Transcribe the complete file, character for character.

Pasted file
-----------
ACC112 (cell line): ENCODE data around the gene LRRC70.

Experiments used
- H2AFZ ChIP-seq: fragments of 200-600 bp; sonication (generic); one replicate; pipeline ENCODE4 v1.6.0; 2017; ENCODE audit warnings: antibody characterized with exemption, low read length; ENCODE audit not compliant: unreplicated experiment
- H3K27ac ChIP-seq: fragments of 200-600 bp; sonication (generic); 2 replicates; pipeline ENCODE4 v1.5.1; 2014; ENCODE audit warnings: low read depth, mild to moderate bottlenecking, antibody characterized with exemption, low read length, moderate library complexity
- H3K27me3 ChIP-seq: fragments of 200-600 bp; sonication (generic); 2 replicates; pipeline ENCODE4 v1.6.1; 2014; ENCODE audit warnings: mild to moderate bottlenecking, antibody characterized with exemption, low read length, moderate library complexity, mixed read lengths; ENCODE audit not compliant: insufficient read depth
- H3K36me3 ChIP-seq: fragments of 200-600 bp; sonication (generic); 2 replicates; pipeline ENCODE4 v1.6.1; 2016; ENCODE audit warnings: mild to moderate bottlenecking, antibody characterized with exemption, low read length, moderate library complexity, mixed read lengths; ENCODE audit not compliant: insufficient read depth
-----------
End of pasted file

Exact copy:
ACC112 (cell line): ENCODE data around the gene LRRC70.

Experiments used
- H2AFZ ChIP-seq: fragments of 200-600 bp; sonication (generic); one replicate; pipeline ENCODE4 v1.6.0; 2017; ENCODE audit warnings: antibody characterized with exemption, low read length; ENCODE audit not compliant: unreplicated experiment
- H3K27ac ChIP-seq: fragments of 200-600 bp; sonication (generic); 2 replicates; pipeline ENCODE4 v1.5.1; 2014; ENCODE audit warnings: low read depth, mild to moderate bottlenecking, antibody characterized with exemption, low read length, moderate library complexity
- H3K27me3 ChIP-seq: fragments of 200-600 bp; sonication (generic); 2 replicates; pipeline ENCODE4 v1.6.1; 2014; ENCODE audit warnings: mild to moderate bottlenecking, antibody characterized with exemption, low read length, moderate library complexity, mixed read lengths; ENCODE audit not compliant: insufficient read depth
- H3K36me3 ChIP-seq: fragments of 200-600 bp; sonication (generic); 2 replicates; pipeline ENCODE4 v1.6.1; 2016; ENCODE audit warnings: mild to moderate bottlenecking, antibody characterized with exemption, low read length, moderate library complexity, mixed read lengths; ENCODE audit not compliant: insufficient read depth